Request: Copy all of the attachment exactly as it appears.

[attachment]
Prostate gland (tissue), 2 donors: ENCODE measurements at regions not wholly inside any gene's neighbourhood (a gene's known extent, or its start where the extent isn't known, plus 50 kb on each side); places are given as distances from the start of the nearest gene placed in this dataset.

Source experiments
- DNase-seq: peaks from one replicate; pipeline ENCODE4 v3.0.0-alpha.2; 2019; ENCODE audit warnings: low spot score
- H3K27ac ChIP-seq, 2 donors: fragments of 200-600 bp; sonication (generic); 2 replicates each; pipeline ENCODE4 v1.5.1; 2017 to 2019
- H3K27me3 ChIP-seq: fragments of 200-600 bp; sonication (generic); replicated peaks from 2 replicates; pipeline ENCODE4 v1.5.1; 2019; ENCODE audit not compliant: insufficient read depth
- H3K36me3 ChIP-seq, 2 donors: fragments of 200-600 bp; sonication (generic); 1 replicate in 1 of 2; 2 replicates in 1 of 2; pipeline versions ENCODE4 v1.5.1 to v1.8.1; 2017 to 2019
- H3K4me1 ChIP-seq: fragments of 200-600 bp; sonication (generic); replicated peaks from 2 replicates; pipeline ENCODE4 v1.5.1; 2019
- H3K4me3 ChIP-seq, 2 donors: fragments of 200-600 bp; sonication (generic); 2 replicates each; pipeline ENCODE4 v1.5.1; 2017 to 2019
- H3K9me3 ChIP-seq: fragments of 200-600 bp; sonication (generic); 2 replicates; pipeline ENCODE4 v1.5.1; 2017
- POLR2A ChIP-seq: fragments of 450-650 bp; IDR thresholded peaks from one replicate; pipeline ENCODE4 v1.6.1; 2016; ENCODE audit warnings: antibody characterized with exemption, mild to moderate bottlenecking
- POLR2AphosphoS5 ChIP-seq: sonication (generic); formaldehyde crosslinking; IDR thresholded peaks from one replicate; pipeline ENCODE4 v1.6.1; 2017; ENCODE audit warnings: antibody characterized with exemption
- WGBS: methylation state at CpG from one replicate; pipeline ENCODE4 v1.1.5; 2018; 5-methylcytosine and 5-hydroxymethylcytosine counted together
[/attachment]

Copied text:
Prostate gland (tissue), 2 donors: ENCODE measurements at regions not wholly inside any gene's neighbourhood (a gene's known extent, or its start where the extent isn't known, plus 50 kb on each side); places are given as distances from the start of the nearest gene placed in this dataset.

Source experiments
- DNase-seq: peaks from one replicate; pipeline ENCODE4 v3.0.0-alpha.2; 2019; ENCODE audit warnings: low spot score
- H3K27ac ChIP-seq, 2 donors: fragments of 200-600 bp; sonication (generic); 2 replicates each; pipeline ENCODE4 v1.5.1; 2017 to 2019
- H3K27me3 ChIP-seq: fragments of 200-600 bp; sonication (generic); replicated peaks from 2 replicates; pipeline ENCODE4 v1.5.1; 2019; ENCODE audit not compliant: insufficient read depth
- H3K36me3 ChIP-seq, 2 donors: fragments of 200-600 bp; sonication (generic); 1 replicate in 1 of 2; 2 replicates in 1 of 2; pipeline versions ENCODE4 v1.5.1 to v1.8.1; 2017 to 2019
- H3K4me1 ChIP-seq: fragments of 200-600 bp; sonication (generic); replicated peaks from 2 replicates; pipeline ENCODE4 v1.5.1; 2019
- H3K4me3 ChIP-seq, 2 donors: fragments of 200-600 bp; sonication (generic); 2 replicates each; pipeline ENCODE4 v1.5.1; 2017 to 2019
- H3K9me3 ChIP-seq: fragments of 200-600 bp; sonication (generic); 2 replicates; pipeline ENCODE4 v1.5.1; 2017
- POLR2A ChIP-seq: fragments of 450-650 bp; IDR thresholded peaks from one replicate; pipeline ENCODE4 v1.6.1; 2016; ENCODE audit warnings: antibody characterized with exemption, mild to moderate bottlenecking
- POLR2AphosphoS5 ChIP-seq: sonication (generic); formaldehyde crosslinking; IDR thresholded peaks from one replicate; pipeline ENCODE4 v1.6.1; 2017; ENCODE audit warnings: antibody characterized with exemption
- WGBS: methylation state at CpG from one replicate; pipeline ENCODE4 v1.1.5; 2018; 5-methylcytosine and 5-hydroxymethylcytosine counted together